Temporal focusing (TF) multiphoton systems constitute a powerful solution for cellular resolution optogenetic stimulation and recording in three-dimensional, scattering tissue. Here, we address two fundamental aspects in the design of such systems: first, we examine the design of TF systems with specific optical sectioning by comparatively analyzing previously published results. Next, we develop a solution for obtaining TF in a flexible three-dimensional pattern of cellmatched focal spots. Our solution employs spatio-temporal focusing (SSTF) in a unique optical system design that can be integrated before essentially any multiphoton imaging or stimulation system.

  11. The Application of Resonance-Enhanced Multiphoton Ionization Technique in Gas Chromatography Mass Spectrometry

    Directory of Open Access Journals (Sweden)

    Adan Li

    2014-01-01

    Full Text Available Gas chromatography resonance-enhanced multiphoton ionization time-of-flight mass spectrometry (GC/REMPI-TOFMS using a nanosecond laser has been applied to analyze the 16 polycyclic aromatic hydrocarbons (PAHs. The excited-state lifetime, absorption characters, and energy of electronic states of the 16 PAHs were investigated to optimize the ionization yield. A river water sample pretreated by means of solid phase extraction was analyzed to evaluate the performance of the analytical instrument. The results suggested that REMPI is superior to electron impact ionization method for soft ionization and suppresses the background signal due to aliphatic hydrocarbons. Thus, GC/REMPI-TOFMS is a more reliable method for the determination of PAHs present in the environment.

  12. Dataset on coherent control of fields and induced currents in nonlinear multiphoton processes in a nanosphere.

    Science.gov (United States)

    McArthur, Duncan; Hourahine, Ben; Papoff, Francesco

    2015-11-24

    We model a scheme for the coherent control of light waves and currents in metallic nanospheres which applies independently of the nonlinear multiphoton processes at the origin of waves and currents. Using exact mathematical formulae, we calculate numerically with a custom fortran code the effect of an external control field which enable us to change the radiation pattern and suppress radiative losses or to reduce absorption, enabling the particle to behave as a perfect scatterer or as a perfect absorber. Data are provided in tabular, comma delimited value format and illustrate narrow features in the response of the particles that result in high sensitivity to small variations in the local environment, including subwavelength spatial shifts.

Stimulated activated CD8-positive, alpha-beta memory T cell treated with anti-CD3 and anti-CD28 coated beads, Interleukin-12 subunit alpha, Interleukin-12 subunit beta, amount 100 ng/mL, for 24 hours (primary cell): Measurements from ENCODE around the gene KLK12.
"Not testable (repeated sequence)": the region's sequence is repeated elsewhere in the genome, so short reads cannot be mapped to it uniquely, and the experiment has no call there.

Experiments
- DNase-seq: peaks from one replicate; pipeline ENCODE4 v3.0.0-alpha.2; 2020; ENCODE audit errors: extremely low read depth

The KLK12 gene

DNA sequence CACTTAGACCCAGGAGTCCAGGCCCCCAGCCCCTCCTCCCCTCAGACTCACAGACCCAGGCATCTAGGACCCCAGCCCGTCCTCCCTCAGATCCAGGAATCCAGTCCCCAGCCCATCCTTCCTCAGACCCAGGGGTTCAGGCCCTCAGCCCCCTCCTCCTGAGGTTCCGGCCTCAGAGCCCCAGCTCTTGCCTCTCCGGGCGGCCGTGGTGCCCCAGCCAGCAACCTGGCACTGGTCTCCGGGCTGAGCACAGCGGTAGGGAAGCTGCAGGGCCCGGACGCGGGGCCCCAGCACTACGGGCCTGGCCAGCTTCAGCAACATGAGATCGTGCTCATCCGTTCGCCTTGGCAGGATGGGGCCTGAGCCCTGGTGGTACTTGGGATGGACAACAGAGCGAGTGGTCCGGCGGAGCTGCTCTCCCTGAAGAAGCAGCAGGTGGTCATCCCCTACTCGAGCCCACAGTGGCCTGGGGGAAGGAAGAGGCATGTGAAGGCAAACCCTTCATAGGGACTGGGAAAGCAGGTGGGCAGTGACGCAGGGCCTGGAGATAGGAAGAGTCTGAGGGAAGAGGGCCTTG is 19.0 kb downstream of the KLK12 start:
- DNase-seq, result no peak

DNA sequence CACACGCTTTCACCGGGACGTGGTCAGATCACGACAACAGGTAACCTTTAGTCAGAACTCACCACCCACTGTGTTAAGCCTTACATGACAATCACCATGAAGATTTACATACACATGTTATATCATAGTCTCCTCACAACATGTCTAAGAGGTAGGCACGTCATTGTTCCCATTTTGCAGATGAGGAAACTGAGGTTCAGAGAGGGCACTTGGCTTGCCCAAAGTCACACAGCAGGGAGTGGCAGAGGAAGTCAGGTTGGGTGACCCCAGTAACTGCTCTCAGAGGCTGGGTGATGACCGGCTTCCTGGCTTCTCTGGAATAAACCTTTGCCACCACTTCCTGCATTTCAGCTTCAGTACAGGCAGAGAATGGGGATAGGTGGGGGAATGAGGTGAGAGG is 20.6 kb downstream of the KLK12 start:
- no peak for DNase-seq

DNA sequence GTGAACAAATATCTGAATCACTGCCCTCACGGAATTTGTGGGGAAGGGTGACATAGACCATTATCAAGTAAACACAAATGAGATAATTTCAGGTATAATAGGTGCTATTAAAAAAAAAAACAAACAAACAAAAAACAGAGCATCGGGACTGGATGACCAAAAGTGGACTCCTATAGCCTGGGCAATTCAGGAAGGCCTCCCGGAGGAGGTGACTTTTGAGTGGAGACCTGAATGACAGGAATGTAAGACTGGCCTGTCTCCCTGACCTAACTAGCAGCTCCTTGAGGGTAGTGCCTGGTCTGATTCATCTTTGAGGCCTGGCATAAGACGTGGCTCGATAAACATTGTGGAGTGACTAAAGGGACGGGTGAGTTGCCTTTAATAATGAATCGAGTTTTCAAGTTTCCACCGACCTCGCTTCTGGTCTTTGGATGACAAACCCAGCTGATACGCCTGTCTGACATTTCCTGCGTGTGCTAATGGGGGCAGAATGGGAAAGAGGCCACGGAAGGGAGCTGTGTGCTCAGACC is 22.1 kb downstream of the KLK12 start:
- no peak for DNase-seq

13. Spectral signatures of chirality

    DEFF Research Database (Denmark)

    Pedersen, Jesper Goor; Mortensen, Asger

    2009-01-01

    We present a new way of measuring chirality, via the spectral shift of photonic band gaps in one-dimensional structures. We derive an explicit mapping of the problem of oblique incidence of circularly polarized light on a chiral one-dimensional photonic crystal with negligible index contrast...... to the formally equivalent problem of linearly polarized light incident on-axis on a non-chiral structure with index contrast. We derive analytical expressions for the first-order shifts of the band gaps for negligible index contrast. These are modified to give good approximations to the band gap shifts also...

  14. Chiral supergravity and anomalies

    CERN Document Server

    Mielke, E W; Macias, Alfredo; Mielke, Eckehard W.

    1999-01-01

    Similarily as in the Ashtekar approach, the translational Chern-Simons term is, as a generating function, instrumental for a chiral reformulation of simple (N=1) supergravity. After applying the algebraic Cartan relation between spin and torsion, the resulting canonical transformation induces not only decomposition of the gravitational fields into selfdual and antiselfdual modes, but also a splitting of the Rarita-Schwinger fields into their chiral parts in a natural way. In some detail, we also analyze the consequences for axial and chiral anomalies.

  15. Catalysis of Dynamical Chiral Symmetry Breaking by Chiral Chemical Potential

    CERN Document Server

    Braguta, V V

    2016-01-01

    In this paper we study the properties of media with chiral imbalance parameterized by chiral chemical potential. It is shown that depending on the strength of interaction between constituents in the media the chiral chemical potential either creates or enhances dynamical chiral symmetry breaking. Thus the chiral chemical potential plays a role of the catalyst of dynamical chiral symmetry breaking. Physically this effect results from the appearance of the Fermi surface and additional fermion states on this surface which take part in dynamical chiral symmetry breaking. An interesting conclusion which can be drawn is that at sufficiently small temperature chiral plasma is unstable with respect to condensation of Cooper pairs and dynamical chiral symmetry breaking even for vanishingly small interactions between constituents.